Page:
Could the ultimate success of newly sworn-in President Barack Obama be dependent on IT practices and some of the healthcare technology issues that we often discuss here at Insurance & Technology? Paul McDougall of InformationWeek says as much in his January 20 blog post, "IT Could Make Or Break Obama Presidency."From InformationWeek's Government IT Weblog: ---
More so than any other issue, Obama staked his presidential run on a promise to overhaul the nation's healthcare system and lower medical costs for individuals. He's got to deliver on this one.
Obama, the nation's first BlackBerry-wielding president, says himself that IT will be central to the effort. "The Obama plan will lower health care costs by $2,500 for a typical family by investing in health information technology, prevention, and care coordination," he states on his Web site.
Obama wants all Americans' healthcare records and related information digitized within five years. That will lower costs and create efficiencies by eliminating paperwork, facilitating on-demand patient information for the full spectrum of providers, and making fraud easier to spot. That's the thinking, at least.
Trouble is that the history of e-health initiatives is riddled with failure and unkept promises. Healthcare integration on a national scale, it turns out, is exceedingly complex given the vast web of stakeholders involved and the implications for service delivery, privacy, and compliance.
I'm not sure that I agree with McDougall's initial premise-that, more so than any other issue, Obama ran on a promise to overhaul healthcare. It was/is a key issue, to be sure, but Obama will ultimately be judged more on his handling of the economic crisis and issues surrounding the current situation in Iraq.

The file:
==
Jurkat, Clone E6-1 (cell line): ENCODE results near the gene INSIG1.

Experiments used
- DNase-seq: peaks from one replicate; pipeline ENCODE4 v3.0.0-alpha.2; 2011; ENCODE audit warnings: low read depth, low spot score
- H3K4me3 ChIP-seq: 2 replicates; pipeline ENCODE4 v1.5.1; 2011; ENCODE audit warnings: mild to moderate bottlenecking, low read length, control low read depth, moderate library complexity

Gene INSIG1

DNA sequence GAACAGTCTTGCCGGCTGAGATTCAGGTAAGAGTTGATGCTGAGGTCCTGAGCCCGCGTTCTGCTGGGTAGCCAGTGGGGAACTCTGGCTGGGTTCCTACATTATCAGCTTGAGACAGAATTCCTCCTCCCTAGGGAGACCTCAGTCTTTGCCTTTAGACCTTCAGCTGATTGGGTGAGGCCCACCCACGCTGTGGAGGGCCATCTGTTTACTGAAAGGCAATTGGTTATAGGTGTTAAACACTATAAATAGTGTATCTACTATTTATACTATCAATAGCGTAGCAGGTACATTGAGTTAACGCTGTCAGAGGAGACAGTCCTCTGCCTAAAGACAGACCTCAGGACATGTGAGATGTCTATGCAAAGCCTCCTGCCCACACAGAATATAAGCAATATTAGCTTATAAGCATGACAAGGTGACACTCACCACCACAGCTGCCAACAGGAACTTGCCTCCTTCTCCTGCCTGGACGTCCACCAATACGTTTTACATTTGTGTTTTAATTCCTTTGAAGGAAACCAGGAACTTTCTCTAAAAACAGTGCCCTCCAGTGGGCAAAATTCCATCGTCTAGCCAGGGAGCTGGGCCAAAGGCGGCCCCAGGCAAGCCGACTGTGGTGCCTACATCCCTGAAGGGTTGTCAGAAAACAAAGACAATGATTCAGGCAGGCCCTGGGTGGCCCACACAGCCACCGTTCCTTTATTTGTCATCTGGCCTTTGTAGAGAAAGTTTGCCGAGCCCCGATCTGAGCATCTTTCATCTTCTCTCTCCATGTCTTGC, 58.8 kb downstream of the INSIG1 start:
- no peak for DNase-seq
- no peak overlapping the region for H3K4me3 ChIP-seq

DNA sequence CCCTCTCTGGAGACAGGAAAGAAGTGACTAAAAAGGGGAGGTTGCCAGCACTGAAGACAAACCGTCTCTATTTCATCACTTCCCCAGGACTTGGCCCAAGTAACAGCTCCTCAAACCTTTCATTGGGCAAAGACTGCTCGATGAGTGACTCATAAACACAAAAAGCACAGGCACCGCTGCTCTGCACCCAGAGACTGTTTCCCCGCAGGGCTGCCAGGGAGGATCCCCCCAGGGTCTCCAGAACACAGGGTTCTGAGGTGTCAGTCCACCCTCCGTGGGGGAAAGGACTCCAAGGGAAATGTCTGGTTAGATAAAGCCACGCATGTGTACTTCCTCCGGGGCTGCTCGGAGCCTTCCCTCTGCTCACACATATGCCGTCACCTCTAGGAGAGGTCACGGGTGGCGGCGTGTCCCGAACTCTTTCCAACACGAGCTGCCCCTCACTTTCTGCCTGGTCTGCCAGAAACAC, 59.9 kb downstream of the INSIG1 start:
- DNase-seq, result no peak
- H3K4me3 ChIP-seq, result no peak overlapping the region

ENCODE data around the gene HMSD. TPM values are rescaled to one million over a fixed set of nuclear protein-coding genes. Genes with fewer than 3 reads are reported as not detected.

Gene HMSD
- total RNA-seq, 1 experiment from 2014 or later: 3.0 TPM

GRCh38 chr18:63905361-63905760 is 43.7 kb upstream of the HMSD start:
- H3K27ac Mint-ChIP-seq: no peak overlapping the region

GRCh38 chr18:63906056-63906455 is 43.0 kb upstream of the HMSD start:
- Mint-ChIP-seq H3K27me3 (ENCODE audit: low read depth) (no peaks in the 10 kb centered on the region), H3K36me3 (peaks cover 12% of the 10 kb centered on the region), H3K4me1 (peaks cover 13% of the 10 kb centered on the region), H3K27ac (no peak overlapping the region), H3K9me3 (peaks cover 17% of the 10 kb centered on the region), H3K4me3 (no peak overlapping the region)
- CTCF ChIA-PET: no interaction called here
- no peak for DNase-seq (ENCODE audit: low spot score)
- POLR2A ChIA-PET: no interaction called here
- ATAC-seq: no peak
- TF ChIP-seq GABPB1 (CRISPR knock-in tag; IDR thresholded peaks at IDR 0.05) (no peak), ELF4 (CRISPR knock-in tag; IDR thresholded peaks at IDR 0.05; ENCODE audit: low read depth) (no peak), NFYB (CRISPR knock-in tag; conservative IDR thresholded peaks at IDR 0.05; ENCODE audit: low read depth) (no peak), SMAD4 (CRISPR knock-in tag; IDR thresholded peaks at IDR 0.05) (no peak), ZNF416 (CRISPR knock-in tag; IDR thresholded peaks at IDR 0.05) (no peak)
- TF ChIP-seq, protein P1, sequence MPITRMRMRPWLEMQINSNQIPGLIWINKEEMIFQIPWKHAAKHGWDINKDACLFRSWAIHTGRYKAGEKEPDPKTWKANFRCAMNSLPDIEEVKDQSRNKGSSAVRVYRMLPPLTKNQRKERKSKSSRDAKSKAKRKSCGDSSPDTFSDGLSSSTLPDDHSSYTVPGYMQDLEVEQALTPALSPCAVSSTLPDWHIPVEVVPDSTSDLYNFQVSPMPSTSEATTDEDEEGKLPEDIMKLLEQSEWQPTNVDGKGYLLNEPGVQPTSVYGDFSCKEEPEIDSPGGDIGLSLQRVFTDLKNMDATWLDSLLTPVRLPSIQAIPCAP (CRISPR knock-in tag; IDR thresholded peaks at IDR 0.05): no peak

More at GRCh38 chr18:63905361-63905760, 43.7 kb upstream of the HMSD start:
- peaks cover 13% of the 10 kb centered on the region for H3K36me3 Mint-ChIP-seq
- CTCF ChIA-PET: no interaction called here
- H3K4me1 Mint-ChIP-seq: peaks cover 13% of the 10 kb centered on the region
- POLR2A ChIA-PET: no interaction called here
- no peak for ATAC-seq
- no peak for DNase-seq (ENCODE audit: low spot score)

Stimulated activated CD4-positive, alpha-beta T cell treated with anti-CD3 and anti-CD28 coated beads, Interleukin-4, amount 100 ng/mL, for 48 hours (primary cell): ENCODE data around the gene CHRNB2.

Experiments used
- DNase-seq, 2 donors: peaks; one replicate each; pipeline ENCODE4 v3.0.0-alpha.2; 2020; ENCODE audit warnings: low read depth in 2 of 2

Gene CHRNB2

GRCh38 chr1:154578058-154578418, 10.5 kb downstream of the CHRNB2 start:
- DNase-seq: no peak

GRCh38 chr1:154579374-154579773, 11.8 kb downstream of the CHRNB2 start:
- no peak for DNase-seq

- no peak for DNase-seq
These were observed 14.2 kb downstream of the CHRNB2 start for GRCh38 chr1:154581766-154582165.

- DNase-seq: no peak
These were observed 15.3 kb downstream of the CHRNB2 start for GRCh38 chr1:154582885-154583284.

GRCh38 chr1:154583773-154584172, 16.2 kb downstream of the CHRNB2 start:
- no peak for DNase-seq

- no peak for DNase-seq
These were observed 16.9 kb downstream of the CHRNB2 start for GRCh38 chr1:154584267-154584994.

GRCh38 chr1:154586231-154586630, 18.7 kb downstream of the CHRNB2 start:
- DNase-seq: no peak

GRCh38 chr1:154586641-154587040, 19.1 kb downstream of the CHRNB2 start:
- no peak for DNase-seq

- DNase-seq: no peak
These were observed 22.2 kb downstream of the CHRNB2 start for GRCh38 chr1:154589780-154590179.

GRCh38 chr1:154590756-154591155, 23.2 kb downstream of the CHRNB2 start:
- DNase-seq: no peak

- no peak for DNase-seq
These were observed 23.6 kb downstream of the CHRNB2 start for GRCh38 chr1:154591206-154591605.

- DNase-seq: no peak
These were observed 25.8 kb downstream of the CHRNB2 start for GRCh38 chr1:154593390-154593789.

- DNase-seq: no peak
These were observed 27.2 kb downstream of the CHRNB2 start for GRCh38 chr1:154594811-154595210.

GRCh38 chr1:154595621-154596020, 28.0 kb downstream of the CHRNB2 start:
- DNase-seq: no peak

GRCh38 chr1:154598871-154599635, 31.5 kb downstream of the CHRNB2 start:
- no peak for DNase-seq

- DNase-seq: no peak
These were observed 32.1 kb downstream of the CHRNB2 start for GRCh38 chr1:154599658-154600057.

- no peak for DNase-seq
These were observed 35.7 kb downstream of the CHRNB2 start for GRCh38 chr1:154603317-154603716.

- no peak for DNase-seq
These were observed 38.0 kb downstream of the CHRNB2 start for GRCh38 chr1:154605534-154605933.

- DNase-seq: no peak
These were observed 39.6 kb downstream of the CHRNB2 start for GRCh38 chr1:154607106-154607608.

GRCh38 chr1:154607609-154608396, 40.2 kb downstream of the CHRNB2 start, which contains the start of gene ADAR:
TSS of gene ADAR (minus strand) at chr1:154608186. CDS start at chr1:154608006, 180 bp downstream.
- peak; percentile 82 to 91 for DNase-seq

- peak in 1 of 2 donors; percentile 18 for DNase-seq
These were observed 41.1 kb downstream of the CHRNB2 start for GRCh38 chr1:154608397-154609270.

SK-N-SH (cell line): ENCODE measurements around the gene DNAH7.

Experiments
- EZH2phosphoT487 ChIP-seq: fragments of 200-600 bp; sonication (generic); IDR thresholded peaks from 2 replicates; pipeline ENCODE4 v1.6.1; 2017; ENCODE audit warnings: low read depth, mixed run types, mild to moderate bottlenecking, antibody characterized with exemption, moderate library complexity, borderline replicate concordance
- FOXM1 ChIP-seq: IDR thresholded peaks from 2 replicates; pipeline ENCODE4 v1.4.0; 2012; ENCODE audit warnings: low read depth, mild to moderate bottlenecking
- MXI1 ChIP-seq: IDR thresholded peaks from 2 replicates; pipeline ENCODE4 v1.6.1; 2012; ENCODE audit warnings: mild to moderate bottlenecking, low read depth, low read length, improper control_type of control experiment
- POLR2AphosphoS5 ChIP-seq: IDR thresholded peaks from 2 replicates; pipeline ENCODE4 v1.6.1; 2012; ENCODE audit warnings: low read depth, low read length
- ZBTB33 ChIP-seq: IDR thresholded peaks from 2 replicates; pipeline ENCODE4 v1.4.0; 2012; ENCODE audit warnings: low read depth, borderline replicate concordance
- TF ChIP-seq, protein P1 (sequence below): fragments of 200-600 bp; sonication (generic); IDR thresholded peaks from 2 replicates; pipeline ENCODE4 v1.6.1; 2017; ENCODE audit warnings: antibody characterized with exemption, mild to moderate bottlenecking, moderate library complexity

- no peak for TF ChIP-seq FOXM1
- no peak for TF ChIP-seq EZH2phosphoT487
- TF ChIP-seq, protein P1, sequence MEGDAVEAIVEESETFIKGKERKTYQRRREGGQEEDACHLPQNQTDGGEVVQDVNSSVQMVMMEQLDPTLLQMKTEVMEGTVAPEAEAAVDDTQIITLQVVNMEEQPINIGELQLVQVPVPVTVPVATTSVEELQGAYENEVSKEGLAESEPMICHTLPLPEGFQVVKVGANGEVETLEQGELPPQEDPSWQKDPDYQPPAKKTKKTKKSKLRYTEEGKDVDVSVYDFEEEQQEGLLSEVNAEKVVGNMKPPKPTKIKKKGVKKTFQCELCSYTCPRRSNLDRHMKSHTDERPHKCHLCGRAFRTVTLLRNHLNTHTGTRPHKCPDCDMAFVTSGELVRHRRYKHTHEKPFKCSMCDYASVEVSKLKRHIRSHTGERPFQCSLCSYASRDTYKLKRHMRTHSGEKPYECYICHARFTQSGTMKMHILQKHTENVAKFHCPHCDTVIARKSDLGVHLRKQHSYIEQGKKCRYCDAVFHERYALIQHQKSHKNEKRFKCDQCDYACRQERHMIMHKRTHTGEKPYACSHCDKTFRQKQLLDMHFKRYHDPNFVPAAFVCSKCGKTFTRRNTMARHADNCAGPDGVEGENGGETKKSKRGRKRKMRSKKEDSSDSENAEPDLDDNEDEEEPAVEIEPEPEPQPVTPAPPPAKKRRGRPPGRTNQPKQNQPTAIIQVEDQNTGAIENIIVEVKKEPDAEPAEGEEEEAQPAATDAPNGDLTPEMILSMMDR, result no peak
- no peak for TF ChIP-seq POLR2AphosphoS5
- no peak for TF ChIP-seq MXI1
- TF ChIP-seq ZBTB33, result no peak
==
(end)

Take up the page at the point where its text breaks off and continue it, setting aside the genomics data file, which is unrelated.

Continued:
McDougall's quick analysis of the current state of healthcare IT is spot on though. Healthcare integration on a national scale is exceedingly complex. In the end, investing in healthcare IT may not be as important as coordinating how those investment dollars are used. That's because it is very unlikely -- with the number of different sizes and types of healthcare providers and payers -- that there is a one-size-fits-all solution for healthcare record-keeping.
As such, any government effort to digitize records within five years must start by answering these questions: What standards will be used to ensure that individual e-Health record systems can communicate with one another? and How can current personal health record (PHR) offerings made available by insurers and others be leveraged as part of this process?
Of course, those are not simple questions to answer. But, even before then-Senator Obama made healthcare IT a national issue, I was seeing progress in these areas. In my opinion, the insurance industry-with its extremely valuable and useful claims data-is the key part of this puzzle and many carriers are working with America's Health Insurance Plans (AHIP) to develop PHR standards. Further, some carriers are beginning to put such standards to use, as evidenced by Aetna's partnership with Micrsosoft's HealthVault platform.
Government involvement could help take this to the next level, perhaps developing a stronger critical mass around PHR and other e-Health record standards for interoperability. Of course, it's equally likely that government involvement will grind progress to a halt. Let's hope for the former.Obama wants all Americans' healthcare records and related information digitized within five years. That will lower costs and create efficiencies by eliminating paperwork, facilitating on-demand patient information for the full spectrum of providers, and making fraud easier to spot. That's the thinking, at least.